Chard is a leafy green vegetable often used in Mediterranean cooking. In some, the leaf stalks are large and are often prepared separately from the leaf blade. The leaf blade can be green or reddish in colour;  the leaf stalks also vary in colour, usually white, yellow, or red. Chard has been bred to have highly nutritious leaves and is considered to be one of the most healthful vegetables available, making it a popular addition to healthy diets (like other green leafy vegetables).  Chard has been around for centuries, but because of its similarity to beets and some other vegetables such as cardoon, the common names used by cooks over the centuries can be quite confusing.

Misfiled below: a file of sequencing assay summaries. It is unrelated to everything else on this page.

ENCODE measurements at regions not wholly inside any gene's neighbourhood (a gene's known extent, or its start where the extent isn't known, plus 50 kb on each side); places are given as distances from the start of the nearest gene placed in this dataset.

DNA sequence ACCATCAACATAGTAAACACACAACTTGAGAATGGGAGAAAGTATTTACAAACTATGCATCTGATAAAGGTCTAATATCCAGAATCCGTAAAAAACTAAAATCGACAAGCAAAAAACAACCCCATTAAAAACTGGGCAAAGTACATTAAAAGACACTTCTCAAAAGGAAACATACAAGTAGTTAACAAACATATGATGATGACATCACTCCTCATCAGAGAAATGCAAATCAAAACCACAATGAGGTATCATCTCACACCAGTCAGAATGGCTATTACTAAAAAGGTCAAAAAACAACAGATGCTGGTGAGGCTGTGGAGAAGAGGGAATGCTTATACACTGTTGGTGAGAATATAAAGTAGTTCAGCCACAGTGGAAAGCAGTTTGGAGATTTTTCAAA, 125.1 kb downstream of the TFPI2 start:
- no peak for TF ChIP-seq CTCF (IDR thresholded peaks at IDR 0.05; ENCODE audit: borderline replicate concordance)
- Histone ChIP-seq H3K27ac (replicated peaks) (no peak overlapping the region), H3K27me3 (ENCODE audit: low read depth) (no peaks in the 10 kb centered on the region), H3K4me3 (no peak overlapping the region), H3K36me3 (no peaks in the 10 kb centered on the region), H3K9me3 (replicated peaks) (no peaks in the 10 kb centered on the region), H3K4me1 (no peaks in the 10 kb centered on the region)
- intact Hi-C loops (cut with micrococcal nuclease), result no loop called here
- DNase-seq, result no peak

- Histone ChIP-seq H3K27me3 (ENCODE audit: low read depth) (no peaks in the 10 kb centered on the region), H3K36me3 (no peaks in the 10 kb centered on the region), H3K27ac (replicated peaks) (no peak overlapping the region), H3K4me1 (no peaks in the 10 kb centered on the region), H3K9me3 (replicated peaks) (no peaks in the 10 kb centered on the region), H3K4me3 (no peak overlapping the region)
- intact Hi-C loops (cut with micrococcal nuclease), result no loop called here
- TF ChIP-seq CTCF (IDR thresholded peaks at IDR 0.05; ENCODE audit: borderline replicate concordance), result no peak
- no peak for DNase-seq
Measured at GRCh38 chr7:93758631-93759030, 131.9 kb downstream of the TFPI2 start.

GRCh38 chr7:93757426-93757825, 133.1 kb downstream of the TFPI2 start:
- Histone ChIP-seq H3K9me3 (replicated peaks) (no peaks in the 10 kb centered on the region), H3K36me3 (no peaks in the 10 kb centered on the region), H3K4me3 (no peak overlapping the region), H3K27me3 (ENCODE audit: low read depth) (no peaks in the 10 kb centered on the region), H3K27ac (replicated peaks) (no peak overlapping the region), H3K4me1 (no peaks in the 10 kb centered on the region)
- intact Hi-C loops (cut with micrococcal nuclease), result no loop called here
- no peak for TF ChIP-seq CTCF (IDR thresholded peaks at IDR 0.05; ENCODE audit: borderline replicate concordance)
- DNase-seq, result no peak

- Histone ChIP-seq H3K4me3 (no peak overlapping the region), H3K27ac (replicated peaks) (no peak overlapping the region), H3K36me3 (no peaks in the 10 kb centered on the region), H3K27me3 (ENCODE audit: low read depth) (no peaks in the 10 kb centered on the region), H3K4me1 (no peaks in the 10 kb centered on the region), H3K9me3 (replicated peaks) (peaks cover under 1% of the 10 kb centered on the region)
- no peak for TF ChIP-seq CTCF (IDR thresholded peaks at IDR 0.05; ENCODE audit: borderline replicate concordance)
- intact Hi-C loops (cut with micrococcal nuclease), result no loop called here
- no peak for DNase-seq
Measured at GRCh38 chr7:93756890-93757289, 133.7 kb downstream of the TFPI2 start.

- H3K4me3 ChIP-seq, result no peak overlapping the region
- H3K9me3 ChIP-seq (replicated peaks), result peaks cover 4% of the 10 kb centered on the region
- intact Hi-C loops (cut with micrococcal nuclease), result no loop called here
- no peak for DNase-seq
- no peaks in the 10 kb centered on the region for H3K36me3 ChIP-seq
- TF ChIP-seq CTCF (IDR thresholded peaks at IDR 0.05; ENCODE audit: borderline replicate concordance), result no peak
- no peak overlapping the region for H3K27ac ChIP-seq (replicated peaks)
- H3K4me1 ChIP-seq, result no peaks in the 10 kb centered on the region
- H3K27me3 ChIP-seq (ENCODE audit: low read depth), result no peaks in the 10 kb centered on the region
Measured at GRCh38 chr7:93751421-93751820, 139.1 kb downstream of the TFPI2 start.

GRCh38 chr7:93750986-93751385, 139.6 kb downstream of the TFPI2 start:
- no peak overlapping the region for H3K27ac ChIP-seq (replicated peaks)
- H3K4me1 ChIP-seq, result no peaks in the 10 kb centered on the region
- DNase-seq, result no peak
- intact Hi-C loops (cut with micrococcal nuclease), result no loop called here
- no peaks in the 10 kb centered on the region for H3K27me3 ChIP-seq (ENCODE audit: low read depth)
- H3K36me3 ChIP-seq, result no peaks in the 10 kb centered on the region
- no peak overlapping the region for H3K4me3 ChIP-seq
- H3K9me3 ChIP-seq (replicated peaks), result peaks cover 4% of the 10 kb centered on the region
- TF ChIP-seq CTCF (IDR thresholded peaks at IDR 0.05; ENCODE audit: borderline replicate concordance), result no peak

The word "Swiss" was used to distinguish chard from French spinach varieties by 19th century seed catalogue publishers. Chard is very popular among Mediterranean cooks. The first varieties have been traced back to Sicily.

Fresh young chard can be used raw in salads. Mature chard leaves and stalks are typically cooked or sauteed; their bitterness fades with cooking, leaving a refined flavour which is more delicate than that of cooked spinach.